January 2006; p ublished online January 2011 .

Reference Entry. Subjects: Language Reference. 2627 words.

Peccavi – I have Sindh.

18 May 1844. Punch suggested that Caesar's ‘Veni, vidi, vici’ was beaten for

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punch

Timothy Darvill.

in The Concise Oxford Dictionary of Archaeology

January 2008; p ublished online January 2009 .

Reference Entry. Subjects: Archaeology. 100 words.

[Ar]

In flintworking a punch is generally a wooden or bone rod that directs the force applied to the top

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punch

John Ayto.

in The Diner’s Dictionary

January 2012; p ublished online January 2013 .

Reference Entry. Subjects: Cookery, Food, and Drink. 275 words.

The vogue for punch started in England in the early seventeenth century, imported by officers of the East India Company.

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Punch

in The Oxford Encyclopedia of Food and Drink in America

January 2012; p ublished online January 2013 .

Reference Entry. Subjects: Cookery, Food, and Drink. 942 words.

Over the centuries punch, as a beverage, has had different definitions. Since the early seventeenth century the British, particularly those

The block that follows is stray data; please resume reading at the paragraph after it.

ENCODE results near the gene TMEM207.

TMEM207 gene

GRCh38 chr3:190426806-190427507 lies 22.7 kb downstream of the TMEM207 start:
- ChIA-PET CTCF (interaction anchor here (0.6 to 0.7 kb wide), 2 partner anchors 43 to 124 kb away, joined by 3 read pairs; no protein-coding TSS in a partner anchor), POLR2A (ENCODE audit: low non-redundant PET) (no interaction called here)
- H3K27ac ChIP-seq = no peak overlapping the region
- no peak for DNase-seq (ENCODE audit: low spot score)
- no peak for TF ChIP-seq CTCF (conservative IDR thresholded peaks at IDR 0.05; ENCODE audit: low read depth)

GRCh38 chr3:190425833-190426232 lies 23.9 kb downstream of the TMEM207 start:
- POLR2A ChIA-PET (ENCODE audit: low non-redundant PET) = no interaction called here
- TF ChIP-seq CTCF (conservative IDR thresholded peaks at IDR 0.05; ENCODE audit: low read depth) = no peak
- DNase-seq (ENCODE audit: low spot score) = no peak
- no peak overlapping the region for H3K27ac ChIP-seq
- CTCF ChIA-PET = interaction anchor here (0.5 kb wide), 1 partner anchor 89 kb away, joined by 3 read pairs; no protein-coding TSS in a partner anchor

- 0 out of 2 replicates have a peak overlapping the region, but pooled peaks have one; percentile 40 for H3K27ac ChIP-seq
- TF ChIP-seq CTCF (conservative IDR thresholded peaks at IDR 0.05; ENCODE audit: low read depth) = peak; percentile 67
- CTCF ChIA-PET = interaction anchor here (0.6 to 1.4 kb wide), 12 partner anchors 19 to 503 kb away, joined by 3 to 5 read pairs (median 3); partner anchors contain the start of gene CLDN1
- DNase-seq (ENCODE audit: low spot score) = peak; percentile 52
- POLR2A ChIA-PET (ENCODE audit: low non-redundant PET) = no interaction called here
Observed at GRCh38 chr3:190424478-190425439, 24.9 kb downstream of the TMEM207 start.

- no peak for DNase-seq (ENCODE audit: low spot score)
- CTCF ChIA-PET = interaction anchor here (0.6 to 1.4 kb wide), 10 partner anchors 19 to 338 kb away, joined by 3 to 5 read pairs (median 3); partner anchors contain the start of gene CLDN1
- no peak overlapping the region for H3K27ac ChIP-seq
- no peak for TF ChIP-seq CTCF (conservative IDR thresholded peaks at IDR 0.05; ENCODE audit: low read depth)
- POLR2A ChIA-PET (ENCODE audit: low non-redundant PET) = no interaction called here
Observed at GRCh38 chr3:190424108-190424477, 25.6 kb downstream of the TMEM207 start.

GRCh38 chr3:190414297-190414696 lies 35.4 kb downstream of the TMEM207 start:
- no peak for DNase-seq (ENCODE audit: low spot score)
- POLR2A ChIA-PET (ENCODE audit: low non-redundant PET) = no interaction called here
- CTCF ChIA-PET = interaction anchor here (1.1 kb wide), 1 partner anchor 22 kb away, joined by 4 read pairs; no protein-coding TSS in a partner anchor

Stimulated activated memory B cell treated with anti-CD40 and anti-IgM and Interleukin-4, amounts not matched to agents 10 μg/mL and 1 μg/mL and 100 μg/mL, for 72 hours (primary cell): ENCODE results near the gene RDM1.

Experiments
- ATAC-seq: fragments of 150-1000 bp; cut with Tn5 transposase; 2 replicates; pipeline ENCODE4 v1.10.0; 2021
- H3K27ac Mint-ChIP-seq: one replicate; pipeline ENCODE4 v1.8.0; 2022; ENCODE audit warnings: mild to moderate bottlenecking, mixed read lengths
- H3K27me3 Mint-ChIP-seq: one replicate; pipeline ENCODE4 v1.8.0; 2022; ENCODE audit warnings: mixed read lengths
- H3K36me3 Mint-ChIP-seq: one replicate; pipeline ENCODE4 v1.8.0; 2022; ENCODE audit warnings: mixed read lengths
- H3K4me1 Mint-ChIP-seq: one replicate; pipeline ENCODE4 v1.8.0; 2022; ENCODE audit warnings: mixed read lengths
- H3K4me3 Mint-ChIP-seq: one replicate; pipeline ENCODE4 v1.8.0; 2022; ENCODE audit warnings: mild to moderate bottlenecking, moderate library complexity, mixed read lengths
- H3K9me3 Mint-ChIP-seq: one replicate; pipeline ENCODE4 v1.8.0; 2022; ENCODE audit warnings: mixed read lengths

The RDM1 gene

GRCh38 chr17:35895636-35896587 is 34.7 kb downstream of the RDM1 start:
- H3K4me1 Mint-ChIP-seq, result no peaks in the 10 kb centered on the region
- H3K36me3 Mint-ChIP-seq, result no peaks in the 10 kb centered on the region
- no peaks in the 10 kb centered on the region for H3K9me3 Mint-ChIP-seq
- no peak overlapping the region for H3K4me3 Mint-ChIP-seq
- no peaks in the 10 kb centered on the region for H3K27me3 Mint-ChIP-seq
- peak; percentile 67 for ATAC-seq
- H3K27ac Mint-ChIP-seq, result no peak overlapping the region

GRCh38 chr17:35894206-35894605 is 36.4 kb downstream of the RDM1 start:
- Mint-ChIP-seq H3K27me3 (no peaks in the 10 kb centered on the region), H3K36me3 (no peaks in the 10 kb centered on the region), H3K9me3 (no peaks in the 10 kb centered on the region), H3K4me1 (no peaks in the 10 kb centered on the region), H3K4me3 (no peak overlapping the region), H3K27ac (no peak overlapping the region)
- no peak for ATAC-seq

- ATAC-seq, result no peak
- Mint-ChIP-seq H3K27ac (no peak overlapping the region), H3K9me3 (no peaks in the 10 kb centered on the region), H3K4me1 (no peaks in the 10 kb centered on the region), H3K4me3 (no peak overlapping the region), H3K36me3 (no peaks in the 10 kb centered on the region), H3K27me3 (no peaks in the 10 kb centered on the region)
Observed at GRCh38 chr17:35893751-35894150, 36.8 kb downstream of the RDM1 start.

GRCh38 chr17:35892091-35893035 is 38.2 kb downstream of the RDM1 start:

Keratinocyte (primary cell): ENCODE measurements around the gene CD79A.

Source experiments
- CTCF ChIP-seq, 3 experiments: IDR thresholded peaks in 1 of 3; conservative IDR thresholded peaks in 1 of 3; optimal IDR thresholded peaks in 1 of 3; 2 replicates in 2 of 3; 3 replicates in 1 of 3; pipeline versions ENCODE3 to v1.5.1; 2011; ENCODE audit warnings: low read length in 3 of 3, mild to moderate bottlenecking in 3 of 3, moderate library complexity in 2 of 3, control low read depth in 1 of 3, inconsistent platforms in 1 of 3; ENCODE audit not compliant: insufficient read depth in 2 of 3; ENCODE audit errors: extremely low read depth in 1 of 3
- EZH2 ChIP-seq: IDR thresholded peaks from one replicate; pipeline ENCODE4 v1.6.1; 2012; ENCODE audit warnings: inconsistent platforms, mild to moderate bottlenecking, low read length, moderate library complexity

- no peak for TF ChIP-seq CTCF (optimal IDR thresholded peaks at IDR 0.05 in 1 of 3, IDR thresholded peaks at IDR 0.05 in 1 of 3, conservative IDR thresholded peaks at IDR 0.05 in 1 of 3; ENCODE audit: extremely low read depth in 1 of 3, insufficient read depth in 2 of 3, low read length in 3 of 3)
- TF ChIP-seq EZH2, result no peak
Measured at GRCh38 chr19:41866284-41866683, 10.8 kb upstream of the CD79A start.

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Punch

Joseph M. Carlin.

in The Oxford Encyclopedia of Food and Drink in America

January 2004; p ublished online January 2005 .

Reference Entry. Subjects: Cookery, Food, and Drink. 916 words.

Over the centuries punch, as a beverage, has had different definitions. Since the early seventeenth century the British, particularly those

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punch

Overview page. Subjects: Archaeology — Art.

[Ar]

In flintworking a punch is generally a wooden or bone rod that directs the force applied to the top of the punch with a hammer to the desired point on the flint core in a very...

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punch

Michael Clarke.

in The Concise Oxford Dictionary of Art Terms

January 2010; p ublished online January 2010 .

Reference Entry. Subjects: Theory of Art. 63 words.

A tool used to stamp designs on surfaces such as *gilded *gesso panels and leather articles. A punch is usually a slender, tapering, small rod of steel or ...

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punch

Julia Cresswell.

in The Oxford Dictionary of Word Origins

January 2009; p ublished online January 2010 .